What should a person be looking for when buying weed? Hint, it’s not THC
Any person who walks into any licensed cannabis dispensary in a recreational U.S. state will notice something: weed can get pretty expensive. Eighths can range from a reasonable US$30 to as much as US$80, even before taxes.
Many consumers feel like they need to get their money’s worth, and much like with alcohol, have looked to THC content to determine if the sticker price is worth it. The demand for flower testing at at 30 per cent THC or more has become so prominent that growers often have a tough time selling relatively low-testing flower to retailers.
But as it turns out, THC is far from the best indicator of a flower’s potency, let alone its overall quality. THC content is one static result in a live organism that changes with its environment, and should never be the deciding factor.
Here’s what else a prospective buyer should consider when buying cannabis.
Check cultivation and packaging dates
The days of growers bringing fresh pounds of cannabis in turkey bags to the dispensary back door are over. Industry regulations in the U.S. require inventory tracking, lab tests, compliant packaging and distribution to get any buds from the garden to the shelves, all of which take time.
It’s unfortunate, but far from unusual to see cannabis being sold six months after it was cultivated. Exposure to light and oxygen degrades THC content and converts it to the more sedating and less psychoactive cannabinoid CBN, which is great if a person is sleep-deprived, but perhaps not much else.
Ask about terpenes
More and more companies are now offering terpene profiles in addition to just cannabinoid content, which is a win for consumers. Terpenes are aromatic compounds found in cannabis and many other plants responsible for that “dank” smell, but in cannabis, they converge with cannabinoids in what’s called the entourage effect to express a certain strain’s effects.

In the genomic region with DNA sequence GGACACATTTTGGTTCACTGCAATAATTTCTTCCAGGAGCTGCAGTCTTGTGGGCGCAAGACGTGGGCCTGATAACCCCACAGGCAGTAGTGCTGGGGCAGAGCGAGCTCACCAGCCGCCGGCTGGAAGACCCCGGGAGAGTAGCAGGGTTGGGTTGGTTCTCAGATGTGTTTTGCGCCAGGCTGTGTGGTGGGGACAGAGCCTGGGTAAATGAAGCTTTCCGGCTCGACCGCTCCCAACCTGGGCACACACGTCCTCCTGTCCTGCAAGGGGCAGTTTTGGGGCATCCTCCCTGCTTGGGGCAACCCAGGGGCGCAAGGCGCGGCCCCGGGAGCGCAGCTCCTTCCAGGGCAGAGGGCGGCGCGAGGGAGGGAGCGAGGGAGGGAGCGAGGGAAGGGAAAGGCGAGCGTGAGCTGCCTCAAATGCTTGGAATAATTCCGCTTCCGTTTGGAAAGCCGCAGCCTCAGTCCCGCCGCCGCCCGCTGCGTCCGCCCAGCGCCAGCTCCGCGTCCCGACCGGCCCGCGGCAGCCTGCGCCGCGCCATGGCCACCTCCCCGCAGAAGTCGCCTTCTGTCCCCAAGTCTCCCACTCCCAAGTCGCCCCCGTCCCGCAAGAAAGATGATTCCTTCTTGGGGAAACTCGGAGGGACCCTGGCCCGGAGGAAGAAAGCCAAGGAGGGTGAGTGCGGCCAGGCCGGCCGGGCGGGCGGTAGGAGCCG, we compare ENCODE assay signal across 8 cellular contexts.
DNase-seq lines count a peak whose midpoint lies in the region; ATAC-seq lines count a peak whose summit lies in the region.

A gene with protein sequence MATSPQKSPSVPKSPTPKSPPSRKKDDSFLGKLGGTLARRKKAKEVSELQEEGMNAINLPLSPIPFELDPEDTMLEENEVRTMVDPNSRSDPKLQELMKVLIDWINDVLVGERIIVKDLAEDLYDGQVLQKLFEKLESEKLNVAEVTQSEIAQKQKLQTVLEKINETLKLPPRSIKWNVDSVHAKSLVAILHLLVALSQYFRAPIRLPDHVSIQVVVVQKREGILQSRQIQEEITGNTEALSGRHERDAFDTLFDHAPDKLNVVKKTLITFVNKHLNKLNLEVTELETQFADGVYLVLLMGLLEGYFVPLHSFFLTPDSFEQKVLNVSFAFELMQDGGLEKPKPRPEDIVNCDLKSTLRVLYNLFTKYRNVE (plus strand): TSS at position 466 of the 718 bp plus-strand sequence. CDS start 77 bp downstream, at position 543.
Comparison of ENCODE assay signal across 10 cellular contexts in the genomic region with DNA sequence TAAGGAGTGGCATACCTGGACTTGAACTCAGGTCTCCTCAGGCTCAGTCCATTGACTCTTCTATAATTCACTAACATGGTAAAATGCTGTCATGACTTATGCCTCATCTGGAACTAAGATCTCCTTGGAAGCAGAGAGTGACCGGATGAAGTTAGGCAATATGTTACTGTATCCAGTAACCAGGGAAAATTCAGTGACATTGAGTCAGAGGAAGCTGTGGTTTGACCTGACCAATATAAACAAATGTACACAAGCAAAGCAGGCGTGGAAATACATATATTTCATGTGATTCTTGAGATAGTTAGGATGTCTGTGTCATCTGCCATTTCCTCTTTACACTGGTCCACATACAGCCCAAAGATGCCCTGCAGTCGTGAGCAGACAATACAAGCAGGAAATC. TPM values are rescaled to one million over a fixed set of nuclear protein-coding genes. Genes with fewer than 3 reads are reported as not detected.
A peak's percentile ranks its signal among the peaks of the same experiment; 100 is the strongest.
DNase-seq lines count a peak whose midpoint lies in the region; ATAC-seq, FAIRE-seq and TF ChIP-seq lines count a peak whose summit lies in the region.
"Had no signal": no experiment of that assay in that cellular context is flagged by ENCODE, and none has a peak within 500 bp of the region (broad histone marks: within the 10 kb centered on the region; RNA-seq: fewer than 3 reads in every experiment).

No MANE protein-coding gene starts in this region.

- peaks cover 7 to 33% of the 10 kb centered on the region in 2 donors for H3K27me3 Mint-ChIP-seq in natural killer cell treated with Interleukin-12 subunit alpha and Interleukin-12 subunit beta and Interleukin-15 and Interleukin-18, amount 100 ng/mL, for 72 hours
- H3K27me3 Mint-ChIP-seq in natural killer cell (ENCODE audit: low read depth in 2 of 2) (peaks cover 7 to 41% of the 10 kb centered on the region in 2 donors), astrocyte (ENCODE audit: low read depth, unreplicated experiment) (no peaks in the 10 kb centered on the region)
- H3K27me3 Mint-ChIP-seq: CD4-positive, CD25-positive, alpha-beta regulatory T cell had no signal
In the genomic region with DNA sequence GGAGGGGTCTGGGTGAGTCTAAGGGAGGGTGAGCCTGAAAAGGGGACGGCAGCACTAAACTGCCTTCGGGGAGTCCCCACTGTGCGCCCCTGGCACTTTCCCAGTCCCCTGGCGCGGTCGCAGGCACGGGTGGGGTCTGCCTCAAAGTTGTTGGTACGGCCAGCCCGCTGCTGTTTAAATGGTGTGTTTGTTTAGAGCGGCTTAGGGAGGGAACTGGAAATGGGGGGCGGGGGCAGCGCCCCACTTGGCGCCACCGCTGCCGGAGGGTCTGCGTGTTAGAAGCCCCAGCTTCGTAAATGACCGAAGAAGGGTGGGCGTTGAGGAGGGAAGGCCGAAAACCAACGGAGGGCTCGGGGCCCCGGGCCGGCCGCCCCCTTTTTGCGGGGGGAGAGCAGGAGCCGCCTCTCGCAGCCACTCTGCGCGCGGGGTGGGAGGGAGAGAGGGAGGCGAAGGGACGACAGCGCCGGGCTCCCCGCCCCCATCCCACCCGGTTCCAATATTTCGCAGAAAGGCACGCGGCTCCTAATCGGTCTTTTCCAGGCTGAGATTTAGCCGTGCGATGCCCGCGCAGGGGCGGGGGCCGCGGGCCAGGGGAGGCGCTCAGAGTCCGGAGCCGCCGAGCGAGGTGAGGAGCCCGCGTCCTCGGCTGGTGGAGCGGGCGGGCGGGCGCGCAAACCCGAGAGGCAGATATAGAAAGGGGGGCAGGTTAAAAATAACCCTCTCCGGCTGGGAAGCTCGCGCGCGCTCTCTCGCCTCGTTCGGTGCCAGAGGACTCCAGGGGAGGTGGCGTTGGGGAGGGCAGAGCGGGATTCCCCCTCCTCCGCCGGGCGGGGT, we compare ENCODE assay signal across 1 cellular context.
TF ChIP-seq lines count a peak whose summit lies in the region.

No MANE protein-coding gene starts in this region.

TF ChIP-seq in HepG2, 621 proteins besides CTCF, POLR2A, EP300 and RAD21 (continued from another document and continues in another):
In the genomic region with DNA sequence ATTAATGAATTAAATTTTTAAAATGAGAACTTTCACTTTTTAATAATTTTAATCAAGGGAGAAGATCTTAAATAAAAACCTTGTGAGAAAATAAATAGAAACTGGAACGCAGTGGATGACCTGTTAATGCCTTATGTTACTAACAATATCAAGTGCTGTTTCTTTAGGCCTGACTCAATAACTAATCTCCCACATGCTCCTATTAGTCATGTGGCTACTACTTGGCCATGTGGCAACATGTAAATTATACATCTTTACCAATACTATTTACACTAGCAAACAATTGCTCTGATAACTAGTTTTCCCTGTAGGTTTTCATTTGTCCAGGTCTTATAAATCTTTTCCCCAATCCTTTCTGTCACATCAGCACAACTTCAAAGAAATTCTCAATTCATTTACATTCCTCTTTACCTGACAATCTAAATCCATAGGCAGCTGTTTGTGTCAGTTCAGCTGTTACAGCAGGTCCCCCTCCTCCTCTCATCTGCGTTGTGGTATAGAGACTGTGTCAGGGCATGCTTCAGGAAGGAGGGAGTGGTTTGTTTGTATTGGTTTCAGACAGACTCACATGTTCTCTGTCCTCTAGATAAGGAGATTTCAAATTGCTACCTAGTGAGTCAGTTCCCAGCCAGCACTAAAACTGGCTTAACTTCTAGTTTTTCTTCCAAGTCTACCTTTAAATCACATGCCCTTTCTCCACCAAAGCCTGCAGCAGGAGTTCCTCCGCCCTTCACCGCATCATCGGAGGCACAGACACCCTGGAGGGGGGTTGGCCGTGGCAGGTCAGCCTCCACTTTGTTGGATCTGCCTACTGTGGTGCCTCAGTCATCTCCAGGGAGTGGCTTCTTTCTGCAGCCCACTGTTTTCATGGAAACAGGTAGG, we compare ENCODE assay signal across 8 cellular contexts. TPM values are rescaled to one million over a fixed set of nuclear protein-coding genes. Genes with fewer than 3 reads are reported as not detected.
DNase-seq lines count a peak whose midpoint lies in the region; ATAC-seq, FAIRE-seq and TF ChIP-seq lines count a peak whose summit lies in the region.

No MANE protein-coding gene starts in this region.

The earthy, stoney OG Kush, for example, has a very different terpene profile than zippy Super Lemon Haze, and the two provide distinct highs. A low terpene content can indicate poor cultivation methods or an aged product, neither of which will be righted by a high THC content. The budtender or dispensary associate may have more information as well.
Research the brand
Wine grown in Napa Valley is going to taste different than wine grown in Martha’s Vineyard, and the same goes for cannabis. Location, genetics and growth methods can result in two versions of the same strain having almost nothing in common, except the name.
A company that specializes in outdoor cultivation won’t offer the same experience as an indoor-grown brand, and larger companies may partner with smaller growers to white-label their crops instead of growing their own.
See cannabis up close if possible
Cannabis is a visual plant, just take a scroll on Instagram or peruse cannabis magazines. These images are typically the creme de la creme, and can be used as a point of reference against what is seen in stores, provided pandemic guidelines allow someone to view and sniff samples.
Fresh cannabis not only smells fresh, but looks like it. Colours of the leaves and pistils are vibrant, not browning, the crystal-like trichomes should still be white, and the bud should even have a slightly wet appearance. There should never, under any circumstances, be any stems or seeds mixed in.
The power of cannabis is a group effort that THC alone can’t provide, nor should it. The sheer range of cannabis effects and characteristics are what make it attractive to so many, and it requires a look at the sum of its parts, not by the numbers.
© 420 Intel